Thursday 19 July 2012

Ontario rarities by month - July

This is one of the slowest times of year for birding in southern Ontario to say the least! First there was the mad panic of spring migration, with rarities left, right, and centre until the second week of June or so. Then it was time for the breeding birds, since everything was on territory, singing away. It is now mid July and the dawn singing is limited to an hour or two around sunrise. For instance, today while birding up in Grey County I IDed very few birds by song - in fact most of the warblers I saw today were in mixed flocks with chickadees, obviously gearing up for fall migration now that their breeding season is over.
The temperature is up, making it difficult to get motivated and making land-birding mostly futile by late morning.
I wish I could say that July was a great month for rarities since its not good for anything else, but alas it isn't. The odd mega shows up every few years but there are just very few "lesser" rarities to keep us on our toes! Some years there are a few rare herons that show up, and some years a mega shorebird might grace us with its presence.

Since I am doing a big year, it is especially tough to find new birds this time of year. There is literally not a single species in Ontario (south of James Bay) right now that I could add to my yearlist. This will be changing soon though, once fall migration really kicks into high gear in August. In the meantime, I thought I would take a look at every single rarity that has shown up in southern Ontario in JULY and accepted by the OBRC. I am only including species that are currently on the review list, and they have to be birds that were first discovered by someone in July (for example, I don't include birds that were found in June and hung around into July). I may have missed a few but here goes anyway.

Black-bellied Whistling Duck: 1 of 5 records
Common Eider: 1 of 20 southern Ontario records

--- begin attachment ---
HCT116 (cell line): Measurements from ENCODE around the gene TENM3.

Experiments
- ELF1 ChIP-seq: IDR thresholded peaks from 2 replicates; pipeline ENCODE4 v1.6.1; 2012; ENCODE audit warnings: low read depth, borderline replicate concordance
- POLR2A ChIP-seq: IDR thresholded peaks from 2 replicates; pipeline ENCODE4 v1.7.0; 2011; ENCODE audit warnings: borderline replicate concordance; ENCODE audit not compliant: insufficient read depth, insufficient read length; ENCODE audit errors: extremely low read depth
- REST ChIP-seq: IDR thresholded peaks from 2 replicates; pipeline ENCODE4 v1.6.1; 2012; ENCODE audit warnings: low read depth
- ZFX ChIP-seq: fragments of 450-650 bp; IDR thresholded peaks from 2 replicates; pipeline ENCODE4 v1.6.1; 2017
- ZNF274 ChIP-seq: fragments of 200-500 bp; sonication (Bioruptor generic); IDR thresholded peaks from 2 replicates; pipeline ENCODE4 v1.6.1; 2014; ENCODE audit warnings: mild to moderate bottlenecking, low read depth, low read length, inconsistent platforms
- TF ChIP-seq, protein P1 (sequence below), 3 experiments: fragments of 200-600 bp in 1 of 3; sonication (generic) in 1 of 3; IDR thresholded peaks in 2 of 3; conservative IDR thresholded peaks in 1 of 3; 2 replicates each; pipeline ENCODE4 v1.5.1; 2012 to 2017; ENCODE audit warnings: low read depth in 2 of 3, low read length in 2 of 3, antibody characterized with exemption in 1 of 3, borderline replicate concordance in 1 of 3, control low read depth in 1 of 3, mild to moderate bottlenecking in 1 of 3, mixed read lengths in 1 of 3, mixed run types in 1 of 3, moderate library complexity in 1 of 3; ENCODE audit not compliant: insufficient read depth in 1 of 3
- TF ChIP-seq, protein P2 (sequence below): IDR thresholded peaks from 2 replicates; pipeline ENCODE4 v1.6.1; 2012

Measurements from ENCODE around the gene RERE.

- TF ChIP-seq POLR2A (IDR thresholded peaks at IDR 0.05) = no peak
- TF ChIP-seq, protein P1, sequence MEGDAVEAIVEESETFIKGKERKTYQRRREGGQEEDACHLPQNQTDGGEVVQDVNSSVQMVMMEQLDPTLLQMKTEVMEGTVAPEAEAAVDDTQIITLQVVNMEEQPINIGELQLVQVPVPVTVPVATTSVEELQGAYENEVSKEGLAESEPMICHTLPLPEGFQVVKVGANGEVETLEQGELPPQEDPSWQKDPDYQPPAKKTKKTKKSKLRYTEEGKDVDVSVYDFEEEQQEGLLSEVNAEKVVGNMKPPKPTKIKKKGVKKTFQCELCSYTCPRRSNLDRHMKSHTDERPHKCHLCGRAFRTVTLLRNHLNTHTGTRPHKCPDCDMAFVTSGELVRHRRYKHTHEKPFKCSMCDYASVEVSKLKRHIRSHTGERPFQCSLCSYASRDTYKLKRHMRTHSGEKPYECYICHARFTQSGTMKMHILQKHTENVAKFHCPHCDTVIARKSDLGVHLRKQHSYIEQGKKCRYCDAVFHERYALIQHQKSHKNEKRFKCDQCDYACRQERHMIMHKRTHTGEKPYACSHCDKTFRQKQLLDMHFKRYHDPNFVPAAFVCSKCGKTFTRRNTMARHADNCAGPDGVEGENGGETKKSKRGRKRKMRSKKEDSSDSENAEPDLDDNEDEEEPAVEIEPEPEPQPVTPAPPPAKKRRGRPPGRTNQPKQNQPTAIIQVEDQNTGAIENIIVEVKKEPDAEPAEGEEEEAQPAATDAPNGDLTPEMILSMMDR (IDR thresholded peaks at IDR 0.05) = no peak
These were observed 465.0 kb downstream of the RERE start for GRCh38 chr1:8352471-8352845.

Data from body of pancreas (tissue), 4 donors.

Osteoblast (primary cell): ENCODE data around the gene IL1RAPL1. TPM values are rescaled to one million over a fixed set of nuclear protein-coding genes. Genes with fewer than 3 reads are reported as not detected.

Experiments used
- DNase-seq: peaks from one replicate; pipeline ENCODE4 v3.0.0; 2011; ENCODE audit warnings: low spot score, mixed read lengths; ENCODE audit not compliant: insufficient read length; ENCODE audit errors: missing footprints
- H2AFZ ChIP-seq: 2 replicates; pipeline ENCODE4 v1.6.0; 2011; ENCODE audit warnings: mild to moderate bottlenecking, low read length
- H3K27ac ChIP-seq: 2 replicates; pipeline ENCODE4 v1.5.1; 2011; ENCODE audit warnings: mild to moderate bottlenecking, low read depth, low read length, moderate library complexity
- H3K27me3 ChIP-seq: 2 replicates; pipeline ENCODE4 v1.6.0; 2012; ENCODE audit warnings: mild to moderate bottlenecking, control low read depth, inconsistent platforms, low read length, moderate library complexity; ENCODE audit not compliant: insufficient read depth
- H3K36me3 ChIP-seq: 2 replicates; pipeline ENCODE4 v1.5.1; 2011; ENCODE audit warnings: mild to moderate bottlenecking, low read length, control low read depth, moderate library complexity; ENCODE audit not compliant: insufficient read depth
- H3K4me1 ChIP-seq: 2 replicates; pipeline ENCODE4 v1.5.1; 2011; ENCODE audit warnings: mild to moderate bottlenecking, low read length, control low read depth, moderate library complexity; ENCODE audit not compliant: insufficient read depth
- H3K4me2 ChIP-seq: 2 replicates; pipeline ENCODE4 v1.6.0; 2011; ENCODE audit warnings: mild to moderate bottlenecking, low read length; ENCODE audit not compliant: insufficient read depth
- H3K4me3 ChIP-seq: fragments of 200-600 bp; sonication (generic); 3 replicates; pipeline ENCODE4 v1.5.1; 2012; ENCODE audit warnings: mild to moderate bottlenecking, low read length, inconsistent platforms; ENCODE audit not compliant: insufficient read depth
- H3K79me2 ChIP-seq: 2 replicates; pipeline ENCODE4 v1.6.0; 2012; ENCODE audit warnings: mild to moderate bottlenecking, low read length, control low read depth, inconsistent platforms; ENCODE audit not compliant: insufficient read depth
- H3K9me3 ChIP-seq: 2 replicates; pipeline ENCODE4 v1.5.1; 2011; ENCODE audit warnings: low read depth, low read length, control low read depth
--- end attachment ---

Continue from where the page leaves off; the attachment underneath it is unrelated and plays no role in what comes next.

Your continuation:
Yellow-nosed Albatross: July 4, 2010 (the only Ontario record)
Leach's Storm-Petrel: 1 of 3 records
Band-rumped Storm-Petrel: 1 of 2 records
Anhinga: 1 of 4 records
Little Blue Heron: 6 of 72 records
Tricolored Heron: 1 of 37 records
Yellow-crowned Night-Heron: 1 of 42 records
Glossy Ibis: 1 of 55 records
White-faced Ibis: 1 of 9 records
Black Vulture: 5 of 72 records
Swallow-tailed Kite: 1 of 15 records
Crested Caracara: all 3 records
Purple Gallinule: 1 of 14 records
Wandering Tattler: 1 of 3 records (though all 3 coming in the summer)
Spotted Redshank: 2 of 4 records
Little Stint: July 25, 1992 (only Ontario record)
Palearctic Dunlin: July 31, 1994 (only Ontario record)
Curlew Sandpiper:4 of 28 records
Mew Gull: 1 of 22 records
Arctic Tern: 1 of 19 records
Black Skimmer:1 of 4 records
Eurasian Collared-Dove: 4 of 12 records
White-winged Dove: 6 of 35 records
Rufous Hummingbird: 5 of 23 records
Say's Phoebe: 1 of 12 records
Gray Kingbird: 2 of 7 records
Scissor-tailed Flycatcher: 5 of 58 records
Sage Thrasher: 1 of 14 records
Lark Sparrow: 1 of 91 records
Henslow's Sparrow: 1 of 22 records
Gray-crowned Rosy-finch: 1 of 2 southern Ontario records

So there you have it. It looks like a long list, but is relatively tiny compared to pretty much any other month! There have only been 65 "rarities" show up in southern Ontario in July since we started keeping track, while there have probably been close to 1000 in May (though I haven't checked!).

The only species that seem to show up with some regularity in July are mega shorebirds, such as the Little Stint, Tattler, 2 Spotted Redshanks, some Curlew Sandpipers, etc. Crested Caracara is another obvious one to look out for, as all 3 Ontarior records have come in July! Very occasionally a rare heron shows up in July, but normally they don't arrive until August or September.

Quite a few rare doves have shown up in July - 4 Eurasian Collared Doves and 6 White-winged Doves to be exact. The lack of Passerines on this list is astonishing - only 12 individual rare passerines have ever been found in July in southern Ontario!!

Rufous Hummingbird was one that I was surprised with as I typically think of this species as one that shows up in October/November. It is hard to believe that we have 5 July records!

What does this tell you? When birding in July, stick to the water! Look for rare shorebirds along the lakeshores and at the lagoons and check out any decent marshy spot for a rare heron. Scan through the tern flocks, check out all those doves on the wires and as usual, expect anything. Another option is just to stop birding entirely and do more important things in life, since birding will be picking up in a few short weeks.

1 comment:

Alan Wormington said...

Yes indeed, on those incredible hot July days when I am out and about, I always keep an eye-on-the-sky for that first Point Pelee Caracara!